Give of Your Firstpencils

Generosity isn’t only about quantity—it’s about the quality of our giving, too.

Most kids kvetched when the summer was over, but I loved going back to school. I looked forward to the prospect of learning new things, of taking on novel challenges, and—of course—the school supplies. I couldn’t wait to get a new backpack and lunchbox—as well as the pencils, folders, crayons, glue, and other bric-a-brac that makes education possible. I would stack up all my goodies on the kitchen table, and my Aunt Anita (who had impeccable handwriting and loved school supplies as much as I did) would write my name in beautiful cursive script on each item. 

Sadly, I can’t say the same for my two sons, who were in foster care until April of 2017. The first two years we had them in our home, we received donated school supplies from some well-meaning folks in the community. They arrived on our door in a black plastic garbage bag, which is how most items—including kids’ clothing and personal possessions—are transported in the foster care system. (Don’t tell me that doesn’t send a message to a young, vulnerable heart.)

As adoptive parents-to-be, we assumed we weren’t eligible for such things and had already gone on the gleeful shopping spree I so enjoyed as a child. Still, I’ve never been one to look a free box of markers in the mouth, so we unpacked everything we’d been given. Looking it over, I noticed something. Sure, most of the necessary stuff was there, but there was a sale sticker on both backpacks, which were much flimsier than the ones I had purchased. All the supplies were off-brand, and several things—rulers and calculators—broke after just a few uses. I noticed it, and sadly, the kids did too.

I’m certain the men and women who purchased these goodies did so with the purest and most noble of intentions, but there’s more to a gift than the item itself. The thought and motivation behind it matter just as much, if not more so. When you choose to share with someone in need, don’t think of them only as someone experiencing want or—worse still—as someone who should be grateful with whatever you choose to bestow. Picture him or her as a whole person—someone who, like you, is made in the image of God, who has goals and dreams, but who has to fight a little harder to get there. You’re helping them move one step closer to that goal—and I’m not arguing against thrift by any means—but what message are you sending with the gift of less-than materials?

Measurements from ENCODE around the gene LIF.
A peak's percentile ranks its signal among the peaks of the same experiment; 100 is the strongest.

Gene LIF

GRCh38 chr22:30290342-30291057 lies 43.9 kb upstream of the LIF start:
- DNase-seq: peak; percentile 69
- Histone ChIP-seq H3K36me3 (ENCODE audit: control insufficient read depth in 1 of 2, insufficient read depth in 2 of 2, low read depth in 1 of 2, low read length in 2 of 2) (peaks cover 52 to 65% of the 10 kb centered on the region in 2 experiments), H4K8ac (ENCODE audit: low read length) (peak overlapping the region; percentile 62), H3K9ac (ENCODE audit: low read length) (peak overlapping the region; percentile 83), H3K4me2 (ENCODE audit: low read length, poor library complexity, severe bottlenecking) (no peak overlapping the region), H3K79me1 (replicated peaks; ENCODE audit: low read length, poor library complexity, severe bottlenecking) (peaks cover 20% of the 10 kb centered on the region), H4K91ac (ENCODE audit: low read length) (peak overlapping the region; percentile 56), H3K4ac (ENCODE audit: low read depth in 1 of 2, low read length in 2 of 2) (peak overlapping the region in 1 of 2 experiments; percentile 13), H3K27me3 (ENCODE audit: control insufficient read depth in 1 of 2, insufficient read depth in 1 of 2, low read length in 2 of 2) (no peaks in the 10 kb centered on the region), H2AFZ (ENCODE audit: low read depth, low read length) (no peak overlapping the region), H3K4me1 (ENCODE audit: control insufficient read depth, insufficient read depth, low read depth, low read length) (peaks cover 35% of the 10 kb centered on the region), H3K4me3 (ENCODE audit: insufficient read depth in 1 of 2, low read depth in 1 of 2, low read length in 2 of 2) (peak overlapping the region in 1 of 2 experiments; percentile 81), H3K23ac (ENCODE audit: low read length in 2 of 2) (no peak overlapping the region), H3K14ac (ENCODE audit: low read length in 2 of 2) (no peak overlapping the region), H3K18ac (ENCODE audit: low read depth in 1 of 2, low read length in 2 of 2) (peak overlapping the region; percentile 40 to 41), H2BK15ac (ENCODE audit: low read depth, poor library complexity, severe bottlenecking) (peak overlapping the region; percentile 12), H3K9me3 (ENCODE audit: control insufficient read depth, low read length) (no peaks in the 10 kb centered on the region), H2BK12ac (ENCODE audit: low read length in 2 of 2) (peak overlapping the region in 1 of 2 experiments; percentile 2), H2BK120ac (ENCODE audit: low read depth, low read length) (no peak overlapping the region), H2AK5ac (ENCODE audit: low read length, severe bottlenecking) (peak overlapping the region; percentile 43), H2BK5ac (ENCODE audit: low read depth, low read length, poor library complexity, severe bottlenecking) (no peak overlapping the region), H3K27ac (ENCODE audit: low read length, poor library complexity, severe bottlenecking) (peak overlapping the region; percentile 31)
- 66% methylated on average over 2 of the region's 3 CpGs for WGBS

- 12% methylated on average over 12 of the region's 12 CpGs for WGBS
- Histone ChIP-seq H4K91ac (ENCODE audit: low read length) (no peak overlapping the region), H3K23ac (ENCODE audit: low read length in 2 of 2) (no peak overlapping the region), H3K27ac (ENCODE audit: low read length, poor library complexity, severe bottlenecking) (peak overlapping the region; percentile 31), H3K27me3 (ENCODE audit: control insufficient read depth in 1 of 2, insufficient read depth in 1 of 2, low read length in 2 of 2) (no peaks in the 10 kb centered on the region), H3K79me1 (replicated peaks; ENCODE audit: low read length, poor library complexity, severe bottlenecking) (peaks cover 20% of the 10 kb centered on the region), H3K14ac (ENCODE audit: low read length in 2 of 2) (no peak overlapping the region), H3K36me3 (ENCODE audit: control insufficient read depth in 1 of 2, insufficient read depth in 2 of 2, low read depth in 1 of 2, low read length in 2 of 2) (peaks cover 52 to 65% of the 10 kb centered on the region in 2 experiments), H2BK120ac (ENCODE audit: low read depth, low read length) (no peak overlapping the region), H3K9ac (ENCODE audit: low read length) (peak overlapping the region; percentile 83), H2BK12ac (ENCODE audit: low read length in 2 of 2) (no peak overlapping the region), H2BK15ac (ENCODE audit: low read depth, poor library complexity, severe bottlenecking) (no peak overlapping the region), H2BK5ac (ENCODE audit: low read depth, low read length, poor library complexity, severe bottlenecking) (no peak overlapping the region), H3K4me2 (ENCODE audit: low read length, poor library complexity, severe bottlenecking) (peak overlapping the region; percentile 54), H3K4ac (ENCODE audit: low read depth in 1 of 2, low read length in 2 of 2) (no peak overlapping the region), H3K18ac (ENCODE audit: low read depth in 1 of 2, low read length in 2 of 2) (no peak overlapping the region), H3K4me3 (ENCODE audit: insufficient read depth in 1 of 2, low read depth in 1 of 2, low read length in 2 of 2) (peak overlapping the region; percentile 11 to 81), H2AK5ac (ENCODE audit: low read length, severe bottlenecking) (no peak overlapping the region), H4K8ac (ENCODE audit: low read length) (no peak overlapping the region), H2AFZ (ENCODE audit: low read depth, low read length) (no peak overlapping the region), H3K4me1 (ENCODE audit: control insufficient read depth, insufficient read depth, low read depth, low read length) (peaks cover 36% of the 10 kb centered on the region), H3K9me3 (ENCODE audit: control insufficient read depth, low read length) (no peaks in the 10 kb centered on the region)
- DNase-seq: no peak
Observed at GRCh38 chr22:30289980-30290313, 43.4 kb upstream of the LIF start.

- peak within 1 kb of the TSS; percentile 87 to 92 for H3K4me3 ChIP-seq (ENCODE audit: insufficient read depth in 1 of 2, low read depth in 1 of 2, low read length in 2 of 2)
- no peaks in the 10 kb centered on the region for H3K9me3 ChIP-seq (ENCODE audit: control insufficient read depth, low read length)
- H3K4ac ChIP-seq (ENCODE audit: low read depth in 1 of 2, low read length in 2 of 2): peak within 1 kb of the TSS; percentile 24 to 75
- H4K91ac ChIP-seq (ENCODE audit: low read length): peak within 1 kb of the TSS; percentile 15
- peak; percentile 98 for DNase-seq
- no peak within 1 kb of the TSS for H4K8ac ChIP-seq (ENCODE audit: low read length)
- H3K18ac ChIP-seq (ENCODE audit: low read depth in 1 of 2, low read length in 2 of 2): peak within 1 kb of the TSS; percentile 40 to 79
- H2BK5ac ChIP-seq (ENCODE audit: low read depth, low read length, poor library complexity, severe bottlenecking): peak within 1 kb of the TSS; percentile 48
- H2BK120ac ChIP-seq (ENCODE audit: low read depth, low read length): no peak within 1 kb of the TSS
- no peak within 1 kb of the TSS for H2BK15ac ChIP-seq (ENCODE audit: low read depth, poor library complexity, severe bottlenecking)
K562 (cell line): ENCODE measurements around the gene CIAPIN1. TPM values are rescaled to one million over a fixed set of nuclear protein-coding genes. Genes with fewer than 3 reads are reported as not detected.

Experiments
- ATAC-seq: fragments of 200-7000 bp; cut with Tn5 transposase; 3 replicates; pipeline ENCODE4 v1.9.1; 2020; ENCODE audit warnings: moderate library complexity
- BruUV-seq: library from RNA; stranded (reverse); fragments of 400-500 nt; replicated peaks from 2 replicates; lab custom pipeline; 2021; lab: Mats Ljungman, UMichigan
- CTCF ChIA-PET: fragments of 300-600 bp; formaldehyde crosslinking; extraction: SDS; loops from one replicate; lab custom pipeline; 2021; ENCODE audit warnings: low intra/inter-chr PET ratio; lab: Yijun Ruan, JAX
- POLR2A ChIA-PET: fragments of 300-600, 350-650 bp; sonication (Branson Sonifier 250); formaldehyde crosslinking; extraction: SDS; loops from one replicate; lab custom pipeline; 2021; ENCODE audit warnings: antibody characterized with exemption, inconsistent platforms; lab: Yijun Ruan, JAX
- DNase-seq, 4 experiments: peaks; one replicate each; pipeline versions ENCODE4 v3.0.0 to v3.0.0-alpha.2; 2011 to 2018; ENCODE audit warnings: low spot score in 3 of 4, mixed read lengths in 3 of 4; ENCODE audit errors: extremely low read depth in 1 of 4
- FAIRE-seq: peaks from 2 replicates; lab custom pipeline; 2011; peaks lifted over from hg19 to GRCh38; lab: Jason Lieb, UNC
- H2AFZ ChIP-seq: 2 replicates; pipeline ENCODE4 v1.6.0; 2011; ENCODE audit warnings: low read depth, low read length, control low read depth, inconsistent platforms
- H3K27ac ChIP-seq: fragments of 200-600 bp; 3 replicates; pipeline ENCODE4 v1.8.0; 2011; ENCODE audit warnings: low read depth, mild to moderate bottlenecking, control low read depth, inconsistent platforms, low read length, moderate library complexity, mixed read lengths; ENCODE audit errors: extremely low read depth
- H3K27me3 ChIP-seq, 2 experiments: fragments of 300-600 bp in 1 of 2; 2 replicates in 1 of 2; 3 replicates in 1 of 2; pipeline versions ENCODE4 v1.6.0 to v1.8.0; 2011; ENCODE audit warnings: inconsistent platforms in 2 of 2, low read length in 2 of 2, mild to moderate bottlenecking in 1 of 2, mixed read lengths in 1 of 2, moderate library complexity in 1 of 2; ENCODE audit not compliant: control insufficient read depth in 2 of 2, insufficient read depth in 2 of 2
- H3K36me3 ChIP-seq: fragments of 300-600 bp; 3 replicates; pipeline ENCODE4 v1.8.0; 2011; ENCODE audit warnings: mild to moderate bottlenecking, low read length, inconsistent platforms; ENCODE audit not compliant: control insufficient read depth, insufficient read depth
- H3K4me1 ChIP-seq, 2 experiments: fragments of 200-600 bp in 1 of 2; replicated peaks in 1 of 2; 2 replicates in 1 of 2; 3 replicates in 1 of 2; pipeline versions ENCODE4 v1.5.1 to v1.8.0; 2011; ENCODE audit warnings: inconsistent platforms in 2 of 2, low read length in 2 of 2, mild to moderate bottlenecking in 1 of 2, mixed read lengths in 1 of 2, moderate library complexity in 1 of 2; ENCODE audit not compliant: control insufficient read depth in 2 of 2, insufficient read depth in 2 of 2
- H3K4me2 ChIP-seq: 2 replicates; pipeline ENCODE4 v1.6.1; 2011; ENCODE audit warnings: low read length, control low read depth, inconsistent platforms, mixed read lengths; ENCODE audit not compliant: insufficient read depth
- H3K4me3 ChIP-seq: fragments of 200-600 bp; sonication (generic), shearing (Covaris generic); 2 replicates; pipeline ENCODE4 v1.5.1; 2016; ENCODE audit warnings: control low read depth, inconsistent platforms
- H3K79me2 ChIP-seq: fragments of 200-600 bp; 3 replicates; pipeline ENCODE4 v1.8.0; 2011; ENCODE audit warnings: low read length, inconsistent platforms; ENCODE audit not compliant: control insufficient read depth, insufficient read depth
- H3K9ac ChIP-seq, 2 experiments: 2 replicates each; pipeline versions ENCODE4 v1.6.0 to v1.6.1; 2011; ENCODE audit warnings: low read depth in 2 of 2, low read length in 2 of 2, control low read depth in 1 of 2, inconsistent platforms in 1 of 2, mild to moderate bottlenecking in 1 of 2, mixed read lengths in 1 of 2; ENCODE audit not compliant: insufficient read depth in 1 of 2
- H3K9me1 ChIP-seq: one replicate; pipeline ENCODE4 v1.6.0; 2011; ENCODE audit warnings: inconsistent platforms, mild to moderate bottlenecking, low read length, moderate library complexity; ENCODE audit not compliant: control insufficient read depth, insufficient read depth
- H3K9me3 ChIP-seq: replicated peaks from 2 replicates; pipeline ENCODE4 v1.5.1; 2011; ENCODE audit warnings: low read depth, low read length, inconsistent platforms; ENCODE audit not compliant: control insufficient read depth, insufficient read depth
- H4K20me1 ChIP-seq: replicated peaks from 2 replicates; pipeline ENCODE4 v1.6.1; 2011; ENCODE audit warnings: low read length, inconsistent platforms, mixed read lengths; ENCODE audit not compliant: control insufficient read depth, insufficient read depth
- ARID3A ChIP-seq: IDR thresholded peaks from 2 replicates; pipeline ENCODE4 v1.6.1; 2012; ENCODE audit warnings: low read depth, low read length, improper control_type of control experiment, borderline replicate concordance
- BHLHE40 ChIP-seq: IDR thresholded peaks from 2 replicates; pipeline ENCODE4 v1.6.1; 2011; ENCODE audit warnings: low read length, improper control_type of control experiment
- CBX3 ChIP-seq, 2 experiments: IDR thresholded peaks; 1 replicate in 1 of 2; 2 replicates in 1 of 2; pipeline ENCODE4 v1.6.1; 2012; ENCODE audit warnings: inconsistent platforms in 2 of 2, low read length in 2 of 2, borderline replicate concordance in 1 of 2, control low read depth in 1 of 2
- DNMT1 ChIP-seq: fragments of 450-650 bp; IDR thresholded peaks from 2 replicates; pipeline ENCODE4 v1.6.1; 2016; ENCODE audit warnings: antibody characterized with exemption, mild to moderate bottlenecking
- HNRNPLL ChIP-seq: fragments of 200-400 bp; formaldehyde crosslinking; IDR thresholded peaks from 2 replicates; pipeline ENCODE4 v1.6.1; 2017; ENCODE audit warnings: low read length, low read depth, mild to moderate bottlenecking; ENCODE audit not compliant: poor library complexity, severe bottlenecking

For school-supply aficionados like myself, it’s Ticonderoga or nothing when it comes to pencils. I have never written with anything but those well-crafted slivers of wood, graphite, and rubber. Those puppies sharpen easily, write smoothly, and the erasers just plain work better. And the first time my sons used them, they both oohed and aahed over the difference. They packed them alongside their heavy-duty binders, Crayolas, Sharpies, and Expo markers (all labeled of course) in sturdy new backpacks with their names stitched inside, and they entered their elementary school with heads held high. For the first time, they weren’t different or odd, nothing screamed “foster kid” to those around them. They belonged. They were valued. And they knew it.

Proverbs 3:9-10 says, “Honor the Lord from your wealth and from the first of all your produce; so your barns will be filled with plenty and your vats will overflow with new wine.” I think the same can be said of our acts of largesse as well. We honor God when we provide the best we have to those who cannot repay the favor. Giving our best brings Him glory and affirms the God-given dignity of the recipient, and that’s far more important than simply checking charity off the to-do list.

 
Related Topics:  Giving

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What happens to my notes

9 Honor the LORD from your wealth And from the first of all your produce;

10 So your barns will be filled with plenty And your vats will overflow with new wine.

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